Welcome 2018

New Year Resolution’s 2018

New Years Resolution's 2018

OK, so day is New Year’s day 2018. Welcome 2018, but how did that come around so quickly. It feels like it was only 2010 a few days ago? Answers on a postcard. Anyway, here are my New Year Resolution’s 2018.

New Year Resolutions 2018

So in 2017, because I was in my last year of my degree, I decided not to commit to any new year resolutions. Back in 2016 I made a new year’s resolution to enter a competition a day for a whole year. Although a bit on the time consuming side when you add it all up, I did win around £200, and kept the resolution.

Resolution Number 1

So, one of new resolutions in 2018 is too, enter a minimum of two competition’s a day for the whole year. That is my commitment anyway. However, my plan is to enter as many competitions as possible, including for things I do not want or need. Should I win anything I do not want or need, these will be donated to others or charity.

Resolution Number 2

My second resolution is to save money and reduce my carbon footprint. My resolution is to reduce my usage of Electric, Gas and Water year on year. I have all three metred and the volumes for 2017. So to succeed in this resolution, all three need to be under the volumes for 2017 at the end of 2018.

Resolution Number 3

Resolution number 3 is to donate a minimum of £100 across the three main charities I support (Papworth Hospital Charity, Magpas Air Ambluance and The British Lung Foundation). As well as a minimum of £25 worth of food to my local foobank (St Ives Food Bank).

Resolution Number 4

Last but no least my last resolution is to save money this year. By the end of the year I want to have added a reasonable three figure amount to my savings pot. I am going to be realisitic and say at least £250 by the end of the year, but ideally a lot more. To do this I am hoping to reduce spending, get second-hand or free where possible, and budget well.

So, I think four is enough for 2018 and I think all my New Year Resolutions 2018 are achievable. I will provide regular updates on all three and you can check my charity donations on my Charity page.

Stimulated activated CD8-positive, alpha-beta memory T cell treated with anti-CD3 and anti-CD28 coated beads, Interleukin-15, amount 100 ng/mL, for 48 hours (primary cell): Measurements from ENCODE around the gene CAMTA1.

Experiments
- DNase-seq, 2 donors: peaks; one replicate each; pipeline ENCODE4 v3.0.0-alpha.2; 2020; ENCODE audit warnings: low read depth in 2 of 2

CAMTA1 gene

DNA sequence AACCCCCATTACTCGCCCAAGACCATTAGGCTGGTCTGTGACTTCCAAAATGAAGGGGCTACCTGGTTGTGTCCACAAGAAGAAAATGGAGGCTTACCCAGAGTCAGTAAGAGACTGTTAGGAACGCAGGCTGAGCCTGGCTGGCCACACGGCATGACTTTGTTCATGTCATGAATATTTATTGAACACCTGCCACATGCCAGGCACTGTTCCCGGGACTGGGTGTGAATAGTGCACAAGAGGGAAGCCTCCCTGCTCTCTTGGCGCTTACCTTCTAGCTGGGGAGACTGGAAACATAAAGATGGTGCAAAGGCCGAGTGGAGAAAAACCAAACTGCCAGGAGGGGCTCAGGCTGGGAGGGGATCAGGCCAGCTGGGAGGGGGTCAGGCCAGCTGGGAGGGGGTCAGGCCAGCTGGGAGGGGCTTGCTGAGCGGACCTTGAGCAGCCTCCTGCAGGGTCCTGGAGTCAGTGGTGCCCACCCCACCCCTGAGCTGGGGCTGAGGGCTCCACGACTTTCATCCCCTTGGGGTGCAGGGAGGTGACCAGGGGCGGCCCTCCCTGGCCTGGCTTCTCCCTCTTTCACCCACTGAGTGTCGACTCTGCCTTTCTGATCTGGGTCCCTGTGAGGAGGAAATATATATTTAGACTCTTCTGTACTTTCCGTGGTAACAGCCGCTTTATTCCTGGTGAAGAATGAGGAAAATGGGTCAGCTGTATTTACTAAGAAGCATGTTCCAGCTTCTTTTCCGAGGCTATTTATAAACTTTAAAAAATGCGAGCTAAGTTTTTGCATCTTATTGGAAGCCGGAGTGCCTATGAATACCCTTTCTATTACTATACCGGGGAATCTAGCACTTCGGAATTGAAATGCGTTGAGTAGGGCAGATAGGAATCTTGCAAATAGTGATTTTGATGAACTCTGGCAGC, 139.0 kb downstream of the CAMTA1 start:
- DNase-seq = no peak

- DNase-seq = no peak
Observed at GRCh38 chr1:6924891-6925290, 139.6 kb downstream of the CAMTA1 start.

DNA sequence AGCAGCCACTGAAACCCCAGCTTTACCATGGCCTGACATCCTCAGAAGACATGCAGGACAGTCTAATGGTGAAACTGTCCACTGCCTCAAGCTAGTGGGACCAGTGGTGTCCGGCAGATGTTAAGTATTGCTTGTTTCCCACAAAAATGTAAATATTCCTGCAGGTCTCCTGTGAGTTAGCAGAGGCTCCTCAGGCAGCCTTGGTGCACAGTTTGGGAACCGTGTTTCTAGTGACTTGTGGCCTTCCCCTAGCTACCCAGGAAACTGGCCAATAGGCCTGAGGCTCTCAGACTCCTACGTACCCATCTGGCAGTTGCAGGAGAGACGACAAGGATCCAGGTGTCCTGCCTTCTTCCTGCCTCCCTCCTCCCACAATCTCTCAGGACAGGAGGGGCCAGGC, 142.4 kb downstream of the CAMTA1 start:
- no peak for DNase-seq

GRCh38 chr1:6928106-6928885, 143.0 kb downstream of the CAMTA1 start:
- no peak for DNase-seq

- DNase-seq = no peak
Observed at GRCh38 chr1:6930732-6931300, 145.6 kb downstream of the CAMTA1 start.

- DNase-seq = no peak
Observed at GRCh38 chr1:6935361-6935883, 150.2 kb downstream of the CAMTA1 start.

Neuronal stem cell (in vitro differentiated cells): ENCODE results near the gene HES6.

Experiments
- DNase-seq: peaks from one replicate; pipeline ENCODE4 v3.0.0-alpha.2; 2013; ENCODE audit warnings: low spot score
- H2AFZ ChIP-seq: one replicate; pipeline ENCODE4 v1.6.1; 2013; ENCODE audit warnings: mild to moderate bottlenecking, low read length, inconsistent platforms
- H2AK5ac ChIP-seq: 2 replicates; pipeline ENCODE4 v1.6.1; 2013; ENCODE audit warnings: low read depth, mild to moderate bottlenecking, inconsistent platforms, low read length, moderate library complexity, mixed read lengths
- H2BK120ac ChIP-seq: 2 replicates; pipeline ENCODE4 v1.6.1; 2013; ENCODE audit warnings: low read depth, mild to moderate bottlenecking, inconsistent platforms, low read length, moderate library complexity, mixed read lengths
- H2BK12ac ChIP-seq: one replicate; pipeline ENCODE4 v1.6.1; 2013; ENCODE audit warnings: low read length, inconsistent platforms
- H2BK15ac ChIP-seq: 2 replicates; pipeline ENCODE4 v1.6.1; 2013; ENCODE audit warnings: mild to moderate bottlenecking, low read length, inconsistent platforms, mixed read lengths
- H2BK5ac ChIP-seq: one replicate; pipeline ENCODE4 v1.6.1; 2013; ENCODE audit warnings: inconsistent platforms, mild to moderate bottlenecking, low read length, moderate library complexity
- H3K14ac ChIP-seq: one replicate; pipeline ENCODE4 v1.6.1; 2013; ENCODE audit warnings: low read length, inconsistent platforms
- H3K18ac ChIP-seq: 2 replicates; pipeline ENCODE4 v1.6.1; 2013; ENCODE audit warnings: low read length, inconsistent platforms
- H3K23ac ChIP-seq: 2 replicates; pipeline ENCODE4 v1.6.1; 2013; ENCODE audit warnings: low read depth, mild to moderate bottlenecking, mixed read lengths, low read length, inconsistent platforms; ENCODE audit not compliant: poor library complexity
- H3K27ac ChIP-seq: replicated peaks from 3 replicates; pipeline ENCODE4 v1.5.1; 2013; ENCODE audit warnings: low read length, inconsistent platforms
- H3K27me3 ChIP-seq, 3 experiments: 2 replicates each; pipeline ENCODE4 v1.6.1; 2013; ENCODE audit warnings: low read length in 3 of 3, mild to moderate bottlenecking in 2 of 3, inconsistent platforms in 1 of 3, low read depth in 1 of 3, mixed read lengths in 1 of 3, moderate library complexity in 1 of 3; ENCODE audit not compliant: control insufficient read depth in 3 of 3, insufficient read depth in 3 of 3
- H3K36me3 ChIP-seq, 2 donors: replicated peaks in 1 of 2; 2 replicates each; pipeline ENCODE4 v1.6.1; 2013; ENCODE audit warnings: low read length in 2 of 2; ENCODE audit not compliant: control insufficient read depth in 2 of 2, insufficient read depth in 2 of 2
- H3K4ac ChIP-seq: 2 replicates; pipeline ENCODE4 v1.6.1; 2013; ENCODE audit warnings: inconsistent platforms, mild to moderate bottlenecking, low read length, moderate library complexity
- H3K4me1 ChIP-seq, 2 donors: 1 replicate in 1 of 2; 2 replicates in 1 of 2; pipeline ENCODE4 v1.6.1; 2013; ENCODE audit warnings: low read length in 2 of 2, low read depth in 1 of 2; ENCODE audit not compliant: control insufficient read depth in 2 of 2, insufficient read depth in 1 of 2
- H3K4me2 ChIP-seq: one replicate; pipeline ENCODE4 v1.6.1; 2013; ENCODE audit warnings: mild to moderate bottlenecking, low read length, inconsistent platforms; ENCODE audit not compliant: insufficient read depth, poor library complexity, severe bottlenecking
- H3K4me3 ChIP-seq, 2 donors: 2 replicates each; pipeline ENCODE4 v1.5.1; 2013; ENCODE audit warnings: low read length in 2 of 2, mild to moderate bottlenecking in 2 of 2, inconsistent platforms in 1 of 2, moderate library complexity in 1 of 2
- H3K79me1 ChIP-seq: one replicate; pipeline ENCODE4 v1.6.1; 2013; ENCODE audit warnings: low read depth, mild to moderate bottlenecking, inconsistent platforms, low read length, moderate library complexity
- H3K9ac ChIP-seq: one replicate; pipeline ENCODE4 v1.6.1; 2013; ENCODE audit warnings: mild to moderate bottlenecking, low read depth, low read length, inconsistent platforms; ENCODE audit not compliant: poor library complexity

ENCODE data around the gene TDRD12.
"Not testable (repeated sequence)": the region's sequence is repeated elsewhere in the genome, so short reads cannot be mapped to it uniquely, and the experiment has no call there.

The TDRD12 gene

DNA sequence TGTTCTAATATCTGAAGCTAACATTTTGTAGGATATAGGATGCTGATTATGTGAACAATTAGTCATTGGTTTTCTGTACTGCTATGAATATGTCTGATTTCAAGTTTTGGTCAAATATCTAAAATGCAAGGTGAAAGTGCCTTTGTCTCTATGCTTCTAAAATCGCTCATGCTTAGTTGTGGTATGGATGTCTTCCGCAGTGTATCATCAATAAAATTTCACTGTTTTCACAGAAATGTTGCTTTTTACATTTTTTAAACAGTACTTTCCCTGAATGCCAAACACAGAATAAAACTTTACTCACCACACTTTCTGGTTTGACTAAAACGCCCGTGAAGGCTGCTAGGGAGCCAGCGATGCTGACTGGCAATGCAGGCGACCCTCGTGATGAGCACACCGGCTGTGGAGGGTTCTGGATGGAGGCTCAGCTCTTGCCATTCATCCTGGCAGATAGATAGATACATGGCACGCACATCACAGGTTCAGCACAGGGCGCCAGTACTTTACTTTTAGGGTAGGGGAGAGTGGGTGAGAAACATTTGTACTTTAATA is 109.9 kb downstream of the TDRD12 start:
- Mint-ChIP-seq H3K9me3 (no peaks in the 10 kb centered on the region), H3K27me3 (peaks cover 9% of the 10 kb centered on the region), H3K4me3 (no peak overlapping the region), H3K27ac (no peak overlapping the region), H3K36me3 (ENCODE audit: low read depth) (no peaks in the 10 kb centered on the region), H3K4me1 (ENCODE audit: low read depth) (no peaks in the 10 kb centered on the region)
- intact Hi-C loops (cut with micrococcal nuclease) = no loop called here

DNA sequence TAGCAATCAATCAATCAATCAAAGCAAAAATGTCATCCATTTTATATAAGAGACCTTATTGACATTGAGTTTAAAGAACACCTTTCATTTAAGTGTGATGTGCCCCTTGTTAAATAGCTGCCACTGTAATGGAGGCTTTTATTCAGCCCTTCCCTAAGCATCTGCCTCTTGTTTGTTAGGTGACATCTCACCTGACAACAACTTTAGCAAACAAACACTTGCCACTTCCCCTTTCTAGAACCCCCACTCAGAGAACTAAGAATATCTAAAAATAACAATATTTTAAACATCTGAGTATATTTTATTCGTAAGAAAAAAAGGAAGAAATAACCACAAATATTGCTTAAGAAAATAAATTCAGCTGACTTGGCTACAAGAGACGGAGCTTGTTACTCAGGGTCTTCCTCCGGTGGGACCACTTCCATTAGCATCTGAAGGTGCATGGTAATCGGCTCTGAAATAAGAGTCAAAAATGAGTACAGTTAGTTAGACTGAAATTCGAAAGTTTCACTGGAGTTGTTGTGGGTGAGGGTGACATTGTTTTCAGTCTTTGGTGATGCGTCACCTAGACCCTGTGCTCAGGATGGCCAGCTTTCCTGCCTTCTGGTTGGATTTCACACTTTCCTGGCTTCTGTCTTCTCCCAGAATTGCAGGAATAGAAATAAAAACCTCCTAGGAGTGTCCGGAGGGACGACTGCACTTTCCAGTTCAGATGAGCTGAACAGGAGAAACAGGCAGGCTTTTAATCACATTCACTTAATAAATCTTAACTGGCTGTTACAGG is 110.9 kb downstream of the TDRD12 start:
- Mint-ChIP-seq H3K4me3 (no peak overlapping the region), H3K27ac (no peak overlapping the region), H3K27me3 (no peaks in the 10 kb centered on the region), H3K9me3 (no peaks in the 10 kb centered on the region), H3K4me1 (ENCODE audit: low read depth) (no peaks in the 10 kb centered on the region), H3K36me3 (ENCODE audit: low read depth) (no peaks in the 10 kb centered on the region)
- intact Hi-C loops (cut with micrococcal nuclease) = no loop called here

Happy New Year 🙂

Consumption-based pricing and bill shock

Consumption-based pricing and bill shock

Over the past couple of years there has been a significant move in SaaS pricing from a traditional subscription-based model to a consumption-based model. This typically offers significantly more value for the user. However, if not managed correctly, consumption-based pricing and bill shock can lead to a decline in both usage and customer satisfaction.

Consumption-based pricing is focused around, the more a client uses or consumes a service, the more they are charged. It offers value to the user, as they are only paying for their usage. It also offers value to the SaaS provider, as the more resources a client is using, the more turnover the company achieves. It also has the bonus, that as the Customer Success Teams drives adoption it will lead to a natural increase in revenue from existing customers.

However, if not managed correctly, bill shock can occur which will not only damage your reputation, but also user adoption and repeat business/renewals.

What is Bill Shock?

Bill shock is where a customer receives a bill much higher than they are expecting, or possibly budgeted for and go into a form of shock. The phrase ‘Bill shock’ was originally associated with mobile phone contracts from around 2005 onwards. Mobile phone contracts were sold from as little as £10 a month. However, providers did little to warn customers off hidden costs and additional charges. With many users going from a Pay as You Go billing model, (where once they hit their limit they would not be able to use the service) straight in a subscription and consumption based model, where the user can continue to consume services outside of their tariff, and start incurring additional charges.

For example, a £10 tariff from 2008 would likely include, 50 texts and 50 minutes per month. But say you are used to calling your partner on the bus on the way home from work every weekday. This is around 30 minutes a day, or 600 minutes a month. Calls outside the tariff are charged at 35p per minute. You would then get a bill for £202.50 instead of £10 without any warning.

Bill shock then occurs, which usually takes one or all the following actions.